Tuesday, 29 March 2011

Part 2 Elements of Design; Project: Shapes

Exercise: Real and Implied Triangles

Objective: Produce two sets of triangular compositions in photographs, one using 'real' triangles the other making 'implied' triangles

Real Triangles
4883: 1/640s f5.6 200mm
This triangular finial is part of a window frame moulding on a nearby shop front.

4907: 1/250s f8 18mm
As mentioned in the course book, triangles are easy to find so I couldn't resist including this triangulation pillar............

4916: 1/500s f5.6 112mm
...............or the triangles in the unique "Rheinish Helm" tower of Hampshire's Hawkley church.

4909: 1/800s f5.6 135mm
The "tramlines" in this crop form a converging triangle by perspective. The triangular warning sign on the brow of the hill was a pure fluke. I didn't notice it until I viewed the image on the screen.

4917: 1/125s f5.6 18mm

Ceiling panels in the passenger lounge of the Isle of Wight Ferry provided the inverted triangle for this perspective shot.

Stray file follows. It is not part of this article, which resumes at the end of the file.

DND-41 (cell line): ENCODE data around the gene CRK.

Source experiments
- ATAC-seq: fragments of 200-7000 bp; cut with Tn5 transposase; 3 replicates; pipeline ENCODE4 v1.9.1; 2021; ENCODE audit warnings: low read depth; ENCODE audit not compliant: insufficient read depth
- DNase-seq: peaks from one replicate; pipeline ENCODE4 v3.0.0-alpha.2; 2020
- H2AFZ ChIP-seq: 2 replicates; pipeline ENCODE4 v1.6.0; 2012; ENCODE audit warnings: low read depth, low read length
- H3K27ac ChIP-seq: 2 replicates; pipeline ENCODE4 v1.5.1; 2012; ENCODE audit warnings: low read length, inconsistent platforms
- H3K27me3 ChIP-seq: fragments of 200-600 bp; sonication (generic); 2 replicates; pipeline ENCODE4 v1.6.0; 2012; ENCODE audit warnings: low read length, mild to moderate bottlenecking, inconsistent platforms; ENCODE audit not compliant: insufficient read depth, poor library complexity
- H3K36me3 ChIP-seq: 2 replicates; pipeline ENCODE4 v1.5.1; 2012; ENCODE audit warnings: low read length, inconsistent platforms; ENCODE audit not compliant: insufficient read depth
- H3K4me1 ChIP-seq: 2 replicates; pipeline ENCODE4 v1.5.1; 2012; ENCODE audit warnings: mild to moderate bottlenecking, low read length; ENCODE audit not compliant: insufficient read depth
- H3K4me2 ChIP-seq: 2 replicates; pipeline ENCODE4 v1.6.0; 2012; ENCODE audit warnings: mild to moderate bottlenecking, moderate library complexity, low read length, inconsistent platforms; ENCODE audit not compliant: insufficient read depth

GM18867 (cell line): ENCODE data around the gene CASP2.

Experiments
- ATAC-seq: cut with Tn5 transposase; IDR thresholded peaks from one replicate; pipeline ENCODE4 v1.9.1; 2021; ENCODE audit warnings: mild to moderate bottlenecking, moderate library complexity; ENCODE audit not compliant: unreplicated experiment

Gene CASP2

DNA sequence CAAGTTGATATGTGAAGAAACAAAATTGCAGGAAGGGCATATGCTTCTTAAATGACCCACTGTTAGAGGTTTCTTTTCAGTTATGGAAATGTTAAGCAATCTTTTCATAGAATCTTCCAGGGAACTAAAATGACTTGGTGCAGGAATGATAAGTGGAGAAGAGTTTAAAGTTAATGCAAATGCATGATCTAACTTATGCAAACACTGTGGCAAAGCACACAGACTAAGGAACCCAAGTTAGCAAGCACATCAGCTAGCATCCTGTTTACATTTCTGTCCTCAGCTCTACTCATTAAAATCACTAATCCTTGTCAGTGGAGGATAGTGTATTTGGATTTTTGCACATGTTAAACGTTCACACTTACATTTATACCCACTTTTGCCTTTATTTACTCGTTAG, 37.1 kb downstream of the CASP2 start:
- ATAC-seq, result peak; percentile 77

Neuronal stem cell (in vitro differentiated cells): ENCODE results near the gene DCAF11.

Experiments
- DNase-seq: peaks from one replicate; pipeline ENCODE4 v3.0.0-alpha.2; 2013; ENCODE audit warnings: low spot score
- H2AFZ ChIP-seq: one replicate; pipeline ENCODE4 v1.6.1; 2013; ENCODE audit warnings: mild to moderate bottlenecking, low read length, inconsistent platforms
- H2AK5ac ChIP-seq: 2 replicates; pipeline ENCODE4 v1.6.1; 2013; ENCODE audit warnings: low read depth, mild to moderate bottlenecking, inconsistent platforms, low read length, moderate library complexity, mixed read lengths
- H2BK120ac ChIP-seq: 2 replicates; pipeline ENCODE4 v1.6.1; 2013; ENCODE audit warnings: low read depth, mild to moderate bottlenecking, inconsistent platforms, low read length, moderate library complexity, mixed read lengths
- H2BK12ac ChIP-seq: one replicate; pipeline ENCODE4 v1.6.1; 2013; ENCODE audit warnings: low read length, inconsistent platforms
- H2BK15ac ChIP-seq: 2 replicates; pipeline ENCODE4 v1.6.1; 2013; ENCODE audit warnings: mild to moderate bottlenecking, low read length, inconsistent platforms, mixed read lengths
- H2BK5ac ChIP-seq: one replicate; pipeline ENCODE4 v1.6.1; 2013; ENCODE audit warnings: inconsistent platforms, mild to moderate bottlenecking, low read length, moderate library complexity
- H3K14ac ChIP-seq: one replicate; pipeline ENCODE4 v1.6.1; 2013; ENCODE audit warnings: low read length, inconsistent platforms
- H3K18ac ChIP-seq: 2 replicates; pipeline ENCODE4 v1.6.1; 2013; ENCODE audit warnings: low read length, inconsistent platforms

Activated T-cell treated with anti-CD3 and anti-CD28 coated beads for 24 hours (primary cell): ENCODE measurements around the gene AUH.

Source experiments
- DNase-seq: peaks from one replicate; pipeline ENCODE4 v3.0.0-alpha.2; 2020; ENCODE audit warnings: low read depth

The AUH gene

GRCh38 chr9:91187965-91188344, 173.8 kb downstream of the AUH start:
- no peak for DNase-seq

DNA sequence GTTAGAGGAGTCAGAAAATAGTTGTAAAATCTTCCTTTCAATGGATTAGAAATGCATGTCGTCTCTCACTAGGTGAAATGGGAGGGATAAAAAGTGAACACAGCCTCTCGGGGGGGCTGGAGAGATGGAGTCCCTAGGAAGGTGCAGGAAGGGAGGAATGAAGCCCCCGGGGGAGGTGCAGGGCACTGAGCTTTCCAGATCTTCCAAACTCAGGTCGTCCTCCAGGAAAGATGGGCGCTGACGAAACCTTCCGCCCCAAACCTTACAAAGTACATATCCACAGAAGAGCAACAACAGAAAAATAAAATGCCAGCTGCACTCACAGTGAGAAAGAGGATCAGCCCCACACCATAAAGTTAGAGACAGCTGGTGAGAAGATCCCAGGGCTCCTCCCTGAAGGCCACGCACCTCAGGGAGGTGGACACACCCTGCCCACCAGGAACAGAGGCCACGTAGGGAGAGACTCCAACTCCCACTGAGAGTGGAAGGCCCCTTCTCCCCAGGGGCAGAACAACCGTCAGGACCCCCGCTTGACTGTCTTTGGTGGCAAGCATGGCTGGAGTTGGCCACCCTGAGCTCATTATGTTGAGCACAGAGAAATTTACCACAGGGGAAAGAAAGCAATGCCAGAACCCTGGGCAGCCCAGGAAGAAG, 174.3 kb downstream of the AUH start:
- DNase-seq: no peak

Implied Triangles:

4924: 1/125s f29 36mm

4929: 1/160s f32 52mm
Simply rearranging these vegetables has provided interesting triangles within triangles. As illustrated in the section on multiple points, the vectors suggested by the shapes help determine the way the eye moves over the picture.

4918: 1/200s f7.1 18mm
I have used the faces in this image to form the triangle. It is also noticeable that the musician's right arm and shoulder strap form another triangle with the seated figures, reinforcing the importance of the diagonals in a composition in creating a stable image.

What have I learned? The triangle, real or implied is the most common shape to be found in composition. As it will always contain at least one diagonal or maybe three, an implied triangle can add movement to an image. In addition, a flat based pyramid shape can also provide stability (as above). In still life photography it is used to bring order to an image by producing a simple graphic shape. Wide angle lenses can exaggurate the effective size and angles of triangular shapes. In this way they can add a useful emphasis to a composition.

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